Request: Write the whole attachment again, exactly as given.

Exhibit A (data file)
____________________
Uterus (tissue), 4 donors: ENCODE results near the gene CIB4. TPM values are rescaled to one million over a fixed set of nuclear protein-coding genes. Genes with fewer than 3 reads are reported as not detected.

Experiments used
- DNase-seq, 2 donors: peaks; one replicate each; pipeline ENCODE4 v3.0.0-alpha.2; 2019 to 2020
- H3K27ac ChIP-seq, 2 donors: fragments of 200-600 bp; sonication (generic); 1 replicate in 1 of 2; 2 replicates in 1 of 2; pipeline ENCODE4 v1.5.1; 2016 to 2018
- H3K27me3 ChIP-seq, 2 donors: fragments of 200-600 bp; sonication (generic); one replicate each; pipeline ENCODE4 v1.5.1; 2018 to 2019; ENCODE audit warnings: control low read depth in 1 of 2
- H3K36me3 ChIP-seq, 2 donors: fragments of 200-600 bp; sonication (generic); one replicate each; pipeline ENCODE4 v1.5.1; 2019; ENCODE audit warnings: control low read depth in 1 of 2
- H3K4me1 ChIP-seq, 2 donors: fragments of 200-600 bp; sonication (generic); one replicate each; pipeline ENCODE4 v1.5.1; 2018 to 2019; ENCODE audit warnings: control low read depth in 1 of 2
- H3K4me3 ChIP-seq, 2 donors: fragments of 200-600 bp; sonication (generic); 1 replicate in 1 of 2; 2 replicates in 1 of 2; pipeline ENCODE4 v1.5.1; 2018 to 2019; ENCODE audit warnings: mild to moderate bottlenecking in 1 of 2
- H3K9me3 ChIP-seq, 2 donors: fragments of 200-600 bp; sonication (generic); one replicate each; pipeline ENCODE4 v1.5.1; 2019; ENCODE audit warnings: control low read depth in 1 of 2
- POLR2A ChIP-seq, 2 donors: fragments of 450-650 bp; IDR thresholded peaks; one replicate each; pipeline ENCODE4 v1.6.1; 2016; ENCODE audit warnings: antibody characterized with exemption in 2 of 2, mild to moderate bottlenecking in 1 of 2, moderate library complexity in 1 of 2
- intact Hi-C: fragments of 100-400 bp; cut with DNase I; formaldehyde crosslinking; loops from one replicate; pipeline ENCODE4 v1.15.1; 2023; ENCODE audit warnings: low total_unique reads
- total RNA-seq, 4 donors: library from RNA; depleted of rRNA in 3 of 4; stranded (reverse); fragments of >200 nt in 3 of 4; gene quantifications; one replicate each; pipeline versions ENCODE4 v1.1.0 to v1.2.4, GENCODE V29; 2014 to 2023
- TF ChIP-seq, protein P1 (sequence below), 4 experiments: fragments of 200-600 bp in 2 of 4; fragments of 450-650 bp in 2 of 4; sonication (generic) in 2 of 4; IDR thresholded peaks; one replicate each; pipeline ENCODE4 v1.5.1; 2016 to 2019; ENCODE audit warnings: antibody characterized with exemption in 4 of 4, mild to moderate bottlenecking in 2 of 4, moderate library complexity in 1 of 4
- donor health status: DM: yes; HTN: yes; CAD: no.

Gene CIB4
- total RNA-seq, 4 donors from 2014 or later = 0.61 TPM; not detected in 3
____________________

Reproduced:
Uterus (tissue), 4 donors: ENCODE results near the gene CIB4. TPM values are rescaled to one million over a fixed set of nuclear protein-coding genes. Genes with fewer than 3 reads are reported as not detected.

Experiments used
- DNase-seq, 2 donors: peaks; one replicate each; pipeline ENCODE4 v3.0.0-alpha.2; 2019 to 2020
- H3K27ac ChIP-seq, 2 donors: fragments of 200-600 bp; sonication (generic); 1 replicate in 1 of 2; 2 replicates in 1 of 2; pipeline ENCODE4 v1.5.1; 2016 to 2018
- H3K27me3 ChIP-seq, 2 donors: fragments of 200-600 bp; sonication (generic); one replicate each; pipeline ENCODE4 v1.5.1; 2018 to 2019; ENCODE audit warnings: control low read depth in 1 of 2
- H3K36me3 ChIP-seq, 2 donors: fragments of 200-600 bp; sonication (generic); one replicate each; pipeline ENCODE4 v1.5.1; 2019; ENCODE audit warnings: control low read depth in 1 of 2
- H3K4me1 ChIP-seq, 2 donors: fragments of 200-600 bp; sonication (generic); one replicate each; pipeline ENCODE4 v1.5.1; 2018 to 2019; ENCODE audit warnings: control low read depth in 1 of 2
- H3K4me3 ChIP-seq, 2 donors: fragments of 200-600 bp; sonication (generic); 1 replicate in 1 of 2; 2 replicates in 1 of 2; pipeline ENCODE4 v1.5.1; 2018 to 2019; ENCODE audit warnings: mild to moderate bottlenecking in 1 of 2
- H3K9me3 ChIP-seq, 2 donors: fragments of 200-600 bp; sonication (generic); one replicate each; pipeline ENCODE4 v1.5.1; 2019; ENCODE audit warnings: control low read depth in 1 of 2
- POLR2A ChIP-seq, 2 donors: fragments of 450-650 bp; IDR thresholded peaks; one replicate each; pipeline ENCODE4 v1.6.1; 2016; ENCODE audit warnings: antibody characterized with exemption in 2 of 2, mild to moderate bottlenecking in 1 of 2, moderate library complexity in 1 of 2
- intact Hi-C: fragments of 100-400 bp; cut with DNase I; formaldehyde crosslinking; loops from one replicate; pipeline ENCODE4 v1.15.1; 2023; ENCODE audit warnings: low total_unique reads
- total RNA-seq, 4 donors: library from RNA; depleted of rRNA in 3 of 4; stranded (reverse); fragments of >200 nt in 3 of 4; gene quantifications; one replicate each; pipeline versions ENCODE4 v1.1.0 to v1.2.4, GENCODE V29; 2014 to 2023
- TF ChIP-seq, protein P1 (sequence below), 4 experiments: fragments of 200-600 bp in 2 of 4; fragments of 450-650 bp in 2 of 4; sonication (generic) in 2 of 4; IDR thresholded peaks; one replicate each; pipeline ENCODE4 v1.5.1; 2016 to 2019; ENCODE audit warnings: antibody characterized with exemption in 4 of 4, mild to moderate bottlenecking in 2 of 4, moderate library complexity in 1 of 4
- donor health status: DM: yes; HTN: yes; CAD: no.

Gene CIB4
- total RNA-seq, 4 donors from 2014 or later = 0.61 TPM; not detected in 3